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ZF Sales Decline Slightly in 2008

FRIEDRICHSHAFEN, Germany, April 29 -- After three consecutive years of above-average growth of around 8 percent, ZF Friedrichshafen AG reported sales of $16.3 billion (euro 12.5 billion) in 2008 - a decline of about 1 percent. Following largely positive developments in the first nine months of the year, the car, truck and construction machinery markets declined significantly in the last quarter. After-tax profits reached $567 million (euro 434 million), the second highest earnings in the history of the company. The equity ratio rose to 42 percent.

"Every crisis always also offers opportunities," said Hans-Georg Haerter, CEO of ZF Friedrichshafen AG. "A solid financial structure and outstanding technological expertise with energy-saving products will help ZF safely navigate through the current crisis.

"ZF is focusing intensively on an environmentally friendly product portfolio. Innovations such as the new eight-speed automatic transmission, which will enter series production in 2009, significantly reduce fuel consumption and CO2 emissions. We are experiencing great demand for these technologies, not only in the premium segment, but also in other vehicle classes," Haerter added.

Another example is the electric power steering from ZF Lenksysteme that can be adapted to any model platform. More than eight million units of this intelligent steering system are in the market in vehicles like the BMW 3 Series, Audi A3 and new Volkswagen Golf - saving more than 63 million gallons of fuel per year. With the opening of the first European production plant for hybrid modules in Schweinfurt, Germany, in 2008, ZF has again paved the way toward significantly reducing fuel consumption and exhaust emissions.

Economic factors affect sales

The 2008 fiscal year transpired in two widely divergent phases. During the first three quarters, ZF divisions posted above-average sales, while the fourth quarter saw all regions and markets hit simultaneously by the economic downturn. Production volume reductions in the automotive segment resulted in a difficult final quarter.

Despite the downturn, sales in the Asia-Pacific region were up 13 percent, while South America saw an increase of 19 percent. Sales declined in Europe by 5 percent and in North America by 2 percent.

  ZF divisions posted the following results:

  --  Car Driveline Technology:  $2.63 billion - 3 percent decline, due to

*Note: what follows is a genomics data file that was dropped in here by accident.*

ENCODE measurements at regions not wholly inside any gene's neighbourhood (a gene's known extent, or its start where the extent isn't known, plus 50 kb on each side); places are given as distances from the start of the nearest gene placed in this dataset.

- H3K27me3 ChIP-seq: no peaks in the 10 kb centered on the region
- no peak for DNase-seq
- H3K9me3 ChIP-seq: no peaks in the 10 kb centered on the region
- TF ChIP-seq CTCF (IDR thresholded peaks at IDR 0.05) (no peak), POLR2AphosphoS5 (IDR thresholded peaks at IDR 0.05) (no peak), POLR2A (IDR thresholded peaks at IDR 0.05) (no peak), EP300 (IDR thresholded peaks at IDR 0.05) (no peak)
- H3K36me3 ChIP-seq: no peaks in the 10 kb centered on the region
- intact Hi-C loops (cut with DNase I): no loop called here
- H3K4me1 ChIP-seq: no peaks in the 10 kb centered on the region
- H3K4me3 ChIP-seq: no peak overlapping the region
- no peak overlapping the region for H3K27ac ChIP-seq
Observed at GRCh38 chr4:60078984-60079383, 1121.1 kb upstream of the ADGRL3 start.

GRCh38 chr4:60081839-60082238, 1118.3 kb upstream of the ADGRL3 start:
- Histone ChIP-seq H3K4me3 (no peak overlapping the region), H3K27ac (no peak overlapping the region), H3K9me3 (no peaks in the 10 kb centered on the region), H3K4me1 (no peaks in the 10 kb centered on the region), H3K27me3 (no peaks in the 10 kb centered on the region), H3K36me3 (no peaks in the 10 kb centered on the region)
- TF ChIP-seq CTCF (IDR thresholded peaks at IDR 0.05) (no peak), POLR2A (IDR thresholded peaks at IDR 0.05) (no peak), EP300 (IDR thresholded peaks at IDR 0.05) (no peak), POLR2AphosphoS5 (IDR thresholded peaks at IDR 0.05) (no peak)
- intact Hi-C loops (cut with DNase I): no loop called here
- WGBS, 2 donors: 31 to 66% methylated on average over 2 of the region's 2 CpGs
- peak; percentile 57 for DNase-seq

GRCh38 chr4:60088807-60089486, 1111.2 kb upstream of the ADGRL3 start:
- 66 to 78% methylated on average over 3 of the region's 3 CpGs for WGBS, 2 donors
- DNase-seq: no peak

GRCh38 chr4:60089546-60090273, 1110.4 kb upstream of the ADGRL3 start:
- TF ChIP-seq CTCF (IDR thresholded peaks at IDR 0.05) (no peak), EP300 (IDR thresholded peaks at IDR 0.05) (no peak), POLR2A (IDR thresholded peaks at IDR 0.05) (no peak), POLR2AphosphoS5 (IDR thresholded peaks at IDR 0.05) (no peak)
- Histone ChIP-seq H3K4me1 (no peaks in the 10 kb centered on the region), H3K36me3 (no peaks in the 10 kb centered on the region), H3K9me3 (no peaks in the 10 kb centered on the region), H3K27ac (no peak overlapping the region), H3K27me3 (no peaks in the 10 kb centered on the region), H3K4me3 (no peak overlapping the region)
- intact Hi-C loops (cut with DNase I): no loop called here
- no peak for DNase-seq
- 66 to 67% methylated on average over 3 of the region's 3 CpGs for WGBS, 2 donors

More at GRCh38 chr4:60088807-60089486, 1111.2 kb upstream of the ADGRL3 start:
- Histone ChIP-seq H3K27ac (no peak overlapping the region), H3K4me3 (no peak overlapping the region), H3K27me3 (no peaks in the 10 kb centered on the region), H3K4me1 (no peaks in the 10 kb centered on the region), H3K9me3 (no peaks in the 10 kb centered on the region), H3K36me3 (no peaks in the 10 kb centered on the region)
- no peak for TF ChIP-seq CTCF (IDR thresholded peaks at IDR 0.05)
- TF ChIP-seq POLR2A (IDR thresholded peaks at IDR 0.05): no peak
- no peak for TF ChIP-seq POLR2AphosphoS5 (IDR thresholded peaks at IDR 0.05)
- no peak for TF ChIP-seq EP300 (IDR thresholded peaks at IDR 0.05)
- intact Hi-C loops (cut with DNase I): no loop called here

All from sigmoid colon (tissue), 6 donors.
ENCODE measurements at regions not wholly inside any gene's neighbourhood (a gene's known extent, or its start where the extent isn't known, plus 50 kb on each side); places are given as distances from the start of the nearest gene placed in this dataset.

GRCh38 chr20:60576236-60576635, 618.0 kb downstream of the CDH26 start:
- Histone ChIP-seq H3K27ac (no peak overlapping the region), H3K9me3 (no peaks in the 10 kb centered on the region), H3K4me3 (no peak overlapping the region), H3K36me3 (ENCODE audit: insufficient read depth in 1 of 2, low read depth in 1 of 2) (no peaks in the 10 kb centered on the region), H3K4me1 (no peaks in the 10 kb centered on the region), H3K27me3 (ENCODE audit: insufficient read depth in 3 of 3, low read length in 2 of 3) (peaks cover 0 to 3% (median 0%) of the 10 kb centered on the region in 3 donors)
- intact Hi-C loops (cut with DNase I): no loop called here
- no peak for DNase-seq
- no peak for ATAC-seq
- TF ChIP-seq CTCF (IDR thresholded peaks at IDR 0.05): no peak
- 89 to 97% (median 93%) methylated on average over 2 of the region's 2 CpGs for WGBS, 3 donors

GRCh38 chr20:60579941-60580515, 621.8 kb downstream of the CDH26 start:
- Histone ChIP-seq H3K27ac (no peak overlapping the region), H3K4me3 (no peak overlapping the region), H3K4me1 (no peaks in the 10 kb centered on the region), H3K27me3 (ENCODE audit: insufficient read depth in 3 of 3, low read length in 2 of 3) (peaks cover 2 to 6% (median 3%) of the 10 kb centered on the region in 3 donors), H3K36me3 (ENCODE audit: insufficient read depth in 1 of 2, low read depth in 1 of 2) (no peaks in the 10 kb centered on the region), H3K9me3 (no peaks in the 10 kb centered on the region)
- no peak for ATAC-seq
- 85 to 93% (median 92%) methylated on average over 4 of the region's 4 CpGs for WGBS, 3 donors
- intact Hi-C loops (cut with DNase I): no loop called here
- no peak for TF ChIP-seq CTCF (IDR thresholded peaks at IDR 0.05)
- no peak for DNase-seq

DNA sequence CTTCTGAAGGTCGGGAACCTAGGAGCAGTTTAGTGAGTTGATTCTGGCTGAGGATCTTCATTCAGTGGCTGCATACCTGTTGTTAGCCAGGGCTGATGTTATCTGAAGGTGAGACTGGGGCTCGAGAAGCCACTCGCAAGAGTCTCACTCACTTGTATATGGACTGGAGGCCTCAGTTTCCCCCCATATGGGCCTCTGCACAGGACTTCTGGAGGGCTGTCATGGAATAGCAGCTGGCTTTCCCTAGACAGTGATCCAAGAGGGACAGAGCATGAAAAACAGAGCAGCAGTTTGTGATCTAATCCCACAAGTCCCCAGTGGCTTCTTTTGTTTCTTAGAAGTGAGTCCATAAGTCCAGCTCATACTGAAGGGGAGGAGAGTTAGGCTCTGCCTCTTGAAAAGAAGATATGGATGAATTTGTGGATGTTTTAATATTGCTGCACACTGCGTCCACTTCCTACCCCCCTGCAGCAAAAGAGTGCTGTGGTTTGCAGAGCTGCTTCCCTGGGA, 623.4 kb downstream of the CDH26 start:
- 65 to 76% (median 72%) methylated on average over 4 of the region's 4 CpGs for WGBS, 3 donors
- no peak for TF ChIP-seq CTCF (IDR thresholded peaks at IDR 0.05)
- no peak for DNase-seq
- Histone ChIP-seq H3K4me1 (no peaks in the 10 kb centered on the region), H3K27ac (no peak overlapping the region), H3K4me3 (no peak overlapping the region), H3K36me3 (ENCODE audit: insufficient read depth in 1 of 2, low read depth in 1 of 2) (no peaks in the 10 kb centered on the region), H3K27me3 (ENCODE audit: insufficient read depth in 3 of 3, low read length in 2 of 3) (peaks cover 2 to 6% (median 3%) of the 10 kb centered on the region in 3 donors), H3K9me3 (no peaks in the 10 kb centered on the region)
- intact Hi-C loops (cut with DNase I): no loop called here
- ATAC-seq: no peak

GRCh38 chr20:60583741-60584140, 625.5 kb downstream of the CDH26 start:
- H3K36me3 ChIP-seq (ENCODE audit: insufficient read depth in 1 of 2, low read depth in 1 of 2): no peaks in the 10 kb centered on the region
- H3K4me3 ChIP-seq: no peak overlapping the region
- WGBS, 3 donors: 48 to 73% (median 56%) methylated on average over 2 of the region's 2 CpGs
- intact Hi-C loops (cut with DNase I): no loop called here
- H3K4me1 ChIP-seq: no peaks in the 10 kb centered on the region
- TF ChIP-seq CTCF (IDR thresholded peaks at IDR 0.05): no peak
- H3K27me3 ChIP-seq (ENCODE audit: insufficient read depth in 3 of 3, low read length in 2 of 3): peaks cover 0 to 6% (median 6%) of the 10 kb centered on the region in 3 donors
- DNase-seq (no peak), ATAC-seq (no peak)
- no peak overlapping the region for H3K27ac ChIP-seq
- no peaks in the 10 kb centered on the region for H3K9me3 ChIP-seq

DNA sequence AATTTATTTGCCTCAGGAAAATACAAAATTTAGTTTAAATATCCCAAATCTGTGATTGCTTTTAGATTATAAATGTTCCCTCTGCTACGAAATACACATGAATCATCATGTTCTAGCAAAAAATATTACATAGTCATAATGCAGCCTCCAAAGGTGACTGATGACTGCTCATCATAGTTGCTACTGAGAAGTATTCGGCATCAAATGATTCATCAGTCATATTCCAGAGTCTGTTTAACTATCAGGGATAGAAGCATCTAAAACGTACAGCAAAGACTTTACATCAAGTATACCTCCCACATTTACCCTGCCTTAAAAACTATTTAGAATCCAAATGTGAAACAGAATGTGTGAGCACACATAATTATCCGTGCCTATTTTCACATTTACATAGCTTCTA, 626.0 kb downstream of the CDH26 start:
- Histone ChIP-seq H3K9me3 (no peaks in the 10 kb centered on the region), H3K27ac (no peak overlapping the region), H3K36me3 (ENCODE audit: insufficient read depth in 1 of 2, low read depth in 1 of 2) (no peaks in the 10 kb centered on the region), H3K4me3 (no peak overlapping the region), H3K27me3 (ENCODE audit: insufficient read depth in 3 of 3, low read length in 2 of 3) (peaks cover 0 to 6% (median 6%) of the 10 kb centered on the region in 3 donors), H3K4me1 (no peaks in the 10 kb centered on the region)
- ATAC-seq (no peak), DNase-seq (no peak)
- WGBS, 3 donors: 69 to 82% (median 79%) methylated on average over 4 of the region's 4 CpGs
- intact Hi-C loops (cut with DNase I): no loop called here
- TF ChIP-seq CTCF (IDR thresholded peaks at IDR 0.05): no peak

reduced customer volumes and investment in future programs
  --  Car Chassis Technology: $2.55 billion - 15 percent decline, due to
      reduced customer volumes
  --  Commercial Vehicle and Special Driveline Technology: $2.92 billion - 7
      percent increase, due to robust trucking economies in Brazil, Russia
      and China; advances in bus technology contributed, as well
  --  Off-Road Driveline Technology and Axle Systems: $2.55 billion - 4
      percent increase, due to dynamic growth during the first half of 2008
      and increased demand for low-floor bus axles
  --  Powertrain and Suspension Components: $3.12 billion - no change from

  --  ZF Lenksysteme GmbH (Steering): $1.69 billion - 1 percent decline, due
      to reduced customer volumes

  ZF business units posted the following results:

  --  Rubber-Metal Technology: $639 million - 6 percent decline
  --  Marine Propulsion Systems: $371 million - 8 percent increase
  --  Aviation Technology: $93 million - 18 percent increase
  --  ZF Services: $1.32 billion - 5 percent increase

  --  Electronic Components: $42 million - acquired in November 2008

  Retaining the core workforce

Late in 2008, ZF integrated Cherry Corporation to form ZF Electronics GmbH, increasing the worldwide workforce to nearly 64,000 - an increase of 8 percent over 2007. Due to the difficult sales situation and necessary adjustments, ZF is taking all measures possible to retain employees.

Solid financial foundation

ZF consistently invests its earnings in the future. During 2008, the company invested 5 percent of overall sales - $910 million - into research and development. In preparation for series production of new product generations and the expansion of the international research and development network, ZF invested a record sum of $1.2 billion in 2008.

ZF posted an after-tax profit of $567 million during 2008 and increased its equity ratio from 20 percent in 2003 to more than 42 percent in 2008. More importantly, the company retains a cash-positive position heading into 2009.

The world economic crisis will lead to a decline in business for ZF in 2009, with a significant reduction in sales and earnings.

"Nevertheless, ZF is a solidly financed company with outstanding technological expertise and a worldwide presence, and it can look to the future with confidence," Haerter said. "This approach allows the company to secure its long-term independence."